In its August 2010 report, “Safer to Stay Silent: The Chilling Effect of Rwanda’s Laws on ‘Genocide Ideology’ and ‘Sectarianism”, Amnesty argues that although prohibiting hate speech is a legitimate aim, the Rwandan government’s approach and vague wording of the laws they employed violated international human rights law and the country’s obligations on freedom of expression.
Moreover, their report claimed, due to their ambiguous nature, many Rwandan judges and lawyers were themselves confused on the interpretation of the law.
Genocide ideology and sectarianism laws
The infraction is defined in articles 2 and 3 of Law No 18/2008 relating to the punishment of the crime of genocide ideology. For clarity, the definition is reproduced in full below:
Article 2: Definition of ‘genocide ideology’; The genocide ideology is an aggregate of thoughts characterized by conduct, speeches, documents and other acts aiming at exterminating or inciting others to exterminate people basing (sic) on ethnic group, origin, nationality, region, color, physical appearance, sex, language, religion or political opinion, committed in normal periods or during war.
Article 3. Characteristics of the Crime of Genocide Ideology
The crime of genocide ideology is characterized by behaviors that manifest themselves through the facts to dehumanize a person or group of individuals having a common bond between them as:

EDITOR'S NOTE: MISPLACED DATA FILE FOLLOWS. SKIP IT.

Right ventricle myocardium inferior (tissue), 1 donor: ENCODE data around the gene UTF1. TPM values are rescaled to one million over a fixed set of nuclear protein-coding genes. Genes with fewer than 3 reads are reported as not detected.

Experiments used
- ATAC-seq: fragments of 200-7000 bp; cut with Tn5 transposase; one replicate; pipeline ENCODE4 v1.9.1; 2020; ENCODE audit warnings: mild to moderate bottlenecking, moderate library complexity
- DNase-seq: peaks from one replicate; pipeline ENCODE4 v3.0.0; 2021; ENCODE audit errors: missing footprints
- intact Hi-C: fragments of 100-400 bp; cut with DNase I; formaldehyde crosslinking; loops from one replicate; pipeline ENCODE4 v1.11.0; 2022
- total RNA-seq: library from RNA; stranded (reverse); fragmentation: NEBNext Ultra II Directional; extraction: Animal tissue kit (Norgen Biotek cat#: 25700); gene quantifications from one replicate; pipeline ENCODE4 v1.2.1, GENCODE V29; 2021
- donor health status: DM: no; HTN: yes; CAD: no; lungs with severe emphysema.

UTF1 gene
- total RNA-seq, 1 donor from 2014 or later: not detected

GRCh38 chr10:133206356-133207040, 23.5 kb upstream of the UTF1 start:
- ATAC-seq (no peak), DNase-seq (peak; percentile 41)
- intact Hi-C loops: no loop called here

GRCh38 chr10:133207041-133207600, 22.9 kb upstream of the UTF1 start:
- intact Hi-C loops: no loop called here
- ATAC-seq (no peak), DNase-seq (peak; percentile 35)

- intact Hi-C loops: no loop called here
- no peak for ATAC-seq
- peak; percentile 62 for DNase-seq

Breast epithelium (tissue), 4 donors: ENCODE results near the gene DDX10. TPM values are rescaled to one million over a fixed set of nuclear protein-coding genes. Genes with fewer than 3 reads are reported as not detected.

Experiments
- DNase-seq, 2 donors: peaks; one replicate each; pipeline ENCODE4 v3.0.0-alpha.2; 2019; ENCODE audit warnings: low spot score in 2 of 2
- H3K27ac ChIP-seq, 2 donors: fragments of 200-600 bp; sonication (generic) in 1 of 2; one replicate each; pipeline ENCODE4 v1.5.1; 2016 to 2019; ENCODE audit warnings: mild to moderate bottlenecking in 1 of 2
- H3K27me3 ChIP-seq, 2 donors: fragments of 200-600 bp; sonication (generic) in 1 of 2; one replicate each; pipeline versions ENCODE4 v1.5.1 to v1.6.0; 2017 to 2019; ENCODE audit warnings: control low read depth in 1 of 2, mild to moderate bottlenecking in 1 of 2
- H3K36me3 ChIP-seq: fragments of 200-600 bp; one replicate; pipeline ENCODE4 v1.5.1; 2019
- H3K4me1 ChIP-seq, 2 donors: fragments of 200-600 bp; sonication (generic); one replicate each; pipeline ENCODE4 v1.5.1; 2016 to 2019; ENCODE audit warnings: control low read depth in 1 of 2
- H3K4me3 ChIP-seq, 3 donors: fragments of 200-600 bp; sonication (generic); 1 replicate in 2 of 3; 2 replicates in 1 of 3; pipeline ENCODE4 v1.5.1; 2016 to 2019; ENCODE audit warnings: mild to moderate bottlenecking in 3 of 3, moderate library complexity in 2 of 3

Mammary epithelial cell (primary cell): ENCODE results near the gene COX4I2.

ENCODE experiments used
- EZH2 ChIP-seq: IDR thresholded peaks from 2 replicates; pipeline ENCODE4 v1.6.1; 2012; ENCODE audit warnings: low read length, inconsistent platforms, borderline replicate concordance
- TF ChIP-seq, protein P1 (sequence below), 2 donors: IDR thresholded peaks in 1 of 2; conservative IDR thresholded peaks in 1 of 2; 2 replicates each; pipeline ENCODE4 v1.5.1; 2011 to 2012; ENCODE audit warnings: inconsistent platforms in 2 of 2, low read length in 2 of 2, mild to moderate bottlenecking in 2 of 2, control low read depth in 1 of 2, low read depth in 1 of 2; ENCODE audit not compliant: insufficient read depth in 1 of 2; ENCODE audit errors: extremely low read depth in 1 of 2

1. Threatening, intimidating and degrading treatment by words, writings or actions which aim to spread wickedness or incite hatred;
2. Marginalize utter sarcasm, denigrate, insult, offend, confuse to deny the genocide that occurred, to sow discord, revenge, alter the testimony or evidence on the genocide that occurred;
3. Kill, planning to kill or attempt to kill someone on the basis of ideology of genocide.
Sectarianism related to divisionism and for clarity, the definition of both statements can are reproduced in full below:
According to Article 1 of Law No 47/2001,
1. Discrimination is any speech, writing, or actions based on ethnicity, region or country of origin, the colour of the skin, physical features, sex, language, religion or ideas aimed at depriving a person or group of persons of their rights as provided by Rwandan law and by International Conventions to which Rwanda is a party;
2. Sectarianism means the use of any speech, written statement or action that divides people, that is likely to spark conflicts among people, or that causes an uprising which might degenerate into strife among people based on discrimination mentioned in article one (first point).